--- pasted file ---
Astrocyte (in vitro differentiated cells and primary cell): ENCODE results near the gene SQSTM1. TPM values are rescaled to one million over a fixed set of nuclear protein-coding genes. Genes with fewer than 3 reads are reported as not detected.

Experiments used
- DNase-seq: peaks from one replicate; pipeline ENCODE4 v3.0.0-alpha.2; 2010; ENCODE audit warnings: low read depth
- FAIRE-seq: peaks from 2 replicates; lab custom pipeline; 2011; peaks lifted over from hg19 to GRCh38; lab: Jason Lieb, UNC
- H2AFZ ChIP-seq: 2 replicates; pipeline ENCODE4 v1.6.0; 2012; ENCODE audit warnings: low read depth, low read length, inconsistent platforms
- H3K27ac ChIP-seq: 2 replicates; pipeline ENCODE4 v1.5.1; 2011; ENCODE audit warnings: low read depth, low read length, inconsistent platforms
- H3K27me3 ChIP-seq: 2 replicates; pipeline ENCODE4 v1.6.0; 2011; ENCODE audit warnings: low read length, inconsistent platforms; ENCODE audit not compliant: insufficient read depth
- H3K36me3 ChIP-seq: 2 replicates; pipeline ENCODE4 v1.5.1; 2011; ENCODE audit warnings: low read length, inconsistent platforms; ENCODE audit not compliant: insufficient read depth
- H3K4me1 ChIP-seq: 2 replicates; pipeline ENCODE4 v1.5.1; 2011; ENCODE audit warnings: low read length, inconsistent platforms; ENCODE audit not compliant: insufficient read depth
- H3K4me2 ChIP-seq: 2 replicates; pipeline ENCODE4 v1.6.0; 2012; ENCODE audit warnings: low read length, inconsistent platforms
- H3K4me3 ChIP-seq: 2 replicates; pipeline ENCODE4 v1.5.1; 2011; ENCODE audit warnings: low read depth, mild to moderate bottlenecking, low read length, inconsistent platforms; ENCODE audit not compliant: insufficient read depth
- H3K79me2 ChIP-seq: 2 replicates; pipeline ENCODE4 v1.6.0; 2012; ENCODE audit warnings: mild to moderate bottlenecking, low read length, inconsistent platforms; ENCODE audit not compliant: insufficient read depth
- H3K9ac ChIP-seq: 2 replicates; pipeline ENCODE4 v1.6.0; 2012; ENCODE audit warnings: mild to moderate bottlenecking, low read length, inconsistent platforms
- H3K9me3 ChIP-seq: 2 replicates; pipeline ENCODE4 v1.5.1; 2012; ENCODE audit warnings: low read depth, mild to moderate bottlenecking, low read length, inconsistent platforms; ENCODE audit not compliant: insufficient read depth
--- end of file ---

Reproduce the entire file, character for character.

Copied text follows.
Astrocyte (in vitro differentiated cells and primary cell): ENCODE results near the gene SQSTM1. TPM values are rescaled to one million over a fixed set of nuclear protein-coding genes. Genes with fewer than 3 reads are reported as not detected.

Experiments used
- DNase-seq: peaks from one replicate; pipeline ENCODE4 v3.0.0-alpha.2; 2010; ENCODE audit warnings: low read depth
- FAIRE-seq: peaks from 2 replicates; lab custom pipeline; 2011; peaks lifted over from hg19 to GRCh38; lab: Jason Lieb, UNC
- H2AFZ ChIP-seq: 2 replicates; pipeline ENCODE4 v1.6.0; 2012; ENCODE audit warnings: low read depth, low read length, inconsistent platforms
- H3K27ac ChIP-seq: 2 replicates; pipeline ENCODE4 v1.5.1; 2011; ENCODE audit warnings: low read depth, low read length, inconsistent platforms
- H3K27me3 ChIP-seq: 2 replicates; pipeline ENCODE4 v1.6.0; 2011; ENCODE audit warnings: low read length, inconsistent platforms; ENCODE audit not compliant: insufficient read depth
- H3K36me3 ChIP-seq: 2 replicates; pipeline ENCODE4 v1.5.1; 2011; ENCODE audit warnings: low read length, inconsistent platforms; ENCODE audit not compliant: insufficient read depth
- H3K4me1 ChIP-seq: 2 replicates; pipeline ENCODE4 v1.5.1; 2011; ENCODE audit warnings: low read length, inconsistent platforms; ENCODE audit not compliant: insufficient read depth
- H3K4me2 ChIP-seq: 2 replicates; pipeline ENCODE4 v1.6.0; 2012; ENCODE audit warnings: low read length, inconsistent platforms
- H3K4me3 ChIP-seq: 2 replicates; pipeline ENCODE4 v1.5.1; 2011; ENCODE audit warnings: low read depth, mild to moderate bottlenecking, low read length, inconsistent platforms; ENCODE audit not compliant: insufficient read depth
- H3K79me2 ChIP-seq: 2 replicates; pipeline ENCODE4 v1.6.0; 2012; ENCODE audit warnings: mild to moderate bottlenecking, low read length, inconsistent platforms; ENCODE audit not compliant: insufficient read depth
- H3K9ac ChIP-seq: 2 replicates; pipeline ENCODE4 v1.6.0; 2012; ENCODE audit warnings: mild to moderate bottlenecking, low read length, inconsistent platforms
- H3K9me3 ChIP-seq: 2 replicates; pipeline ENCODE4 v1.5.1; 2012; ENCODE audit warnings: low read depth, mild to moderate bottlenecking, low read length, inconsistent platforms; ENCODE audit not compliant: insufficient read depth